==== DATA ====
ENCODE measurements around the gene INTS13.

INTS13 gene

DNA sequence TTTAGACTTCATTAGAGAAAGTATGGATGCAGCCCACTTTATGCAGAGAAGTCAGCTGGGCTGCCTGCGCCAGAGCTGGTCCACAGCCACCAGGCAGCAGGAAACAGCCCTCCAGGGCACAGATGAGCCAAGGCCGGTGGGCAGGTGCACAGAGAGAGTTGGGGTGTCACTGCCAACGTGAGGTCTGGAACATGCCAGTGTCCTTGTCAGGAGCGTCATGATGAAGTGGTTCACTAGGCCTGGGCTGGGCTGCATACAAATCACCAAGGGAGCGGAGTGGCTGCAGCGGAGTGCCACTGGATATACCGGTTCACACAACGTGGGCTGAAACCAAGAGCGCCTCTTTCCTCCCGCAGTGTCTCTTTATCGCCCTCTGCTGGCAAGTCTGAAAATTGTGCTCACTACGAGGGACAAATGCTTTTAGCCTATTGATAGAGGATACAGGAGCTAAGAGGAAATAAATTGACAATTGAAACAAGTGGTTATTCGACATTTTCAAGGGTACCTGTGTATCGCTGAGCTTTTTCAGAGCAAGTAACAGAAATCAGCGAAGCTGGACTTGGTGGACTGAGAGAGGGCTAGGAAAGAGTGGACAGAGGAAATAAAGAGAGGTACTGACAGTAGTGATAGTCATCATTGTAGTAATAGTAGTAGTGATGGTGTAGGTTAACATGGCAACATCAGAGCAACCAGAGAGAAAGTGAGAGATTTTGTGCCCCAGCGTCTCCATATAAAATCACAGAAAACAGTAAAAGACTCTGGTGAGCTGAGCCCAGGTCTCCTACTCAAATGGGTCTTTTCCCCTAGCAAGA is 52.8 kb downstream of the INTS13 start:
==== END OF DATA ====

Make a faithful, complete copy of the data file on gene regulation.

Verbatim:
ENCODE measurements around the gene INTS13.

INTS13 gene

DNA sequence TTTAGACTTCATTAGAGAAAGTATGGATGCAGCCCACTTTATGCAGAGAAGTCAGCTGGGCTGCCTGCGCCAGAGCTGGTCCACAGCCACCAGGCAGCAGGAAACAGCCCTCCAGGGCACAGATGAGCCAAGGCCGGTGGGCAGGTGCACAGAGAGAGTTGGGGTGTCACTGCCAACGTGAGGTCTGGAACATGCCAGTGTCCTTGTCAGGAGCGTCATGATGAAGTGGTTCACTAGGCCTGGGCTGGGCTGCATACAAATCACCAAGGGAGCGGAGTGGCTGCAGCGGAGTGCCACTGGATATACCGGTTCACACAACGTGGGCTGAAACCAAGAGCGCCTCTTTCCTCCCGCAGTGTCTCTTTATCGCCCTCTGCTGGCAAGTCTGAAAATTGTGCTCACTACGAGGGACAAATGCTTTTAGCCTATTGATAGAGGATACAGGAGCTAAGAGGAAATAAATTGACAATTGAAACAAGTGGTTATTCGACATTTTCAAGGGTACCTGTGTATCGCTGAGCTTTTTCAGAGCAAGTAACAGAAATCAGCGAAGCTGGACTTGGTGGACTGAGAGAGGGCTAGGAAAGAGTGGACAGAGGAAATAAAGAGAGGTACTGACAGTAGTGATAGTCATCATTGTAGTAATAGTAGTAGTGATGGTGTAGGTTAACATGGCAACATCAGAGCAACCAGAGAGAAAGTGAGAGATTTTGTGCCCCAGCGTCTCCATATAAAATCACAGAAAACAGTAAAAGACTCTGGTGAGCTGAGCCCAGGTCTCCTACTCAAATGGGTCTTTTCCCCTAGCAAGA is 52.8 kb downstream of the INTS13 start: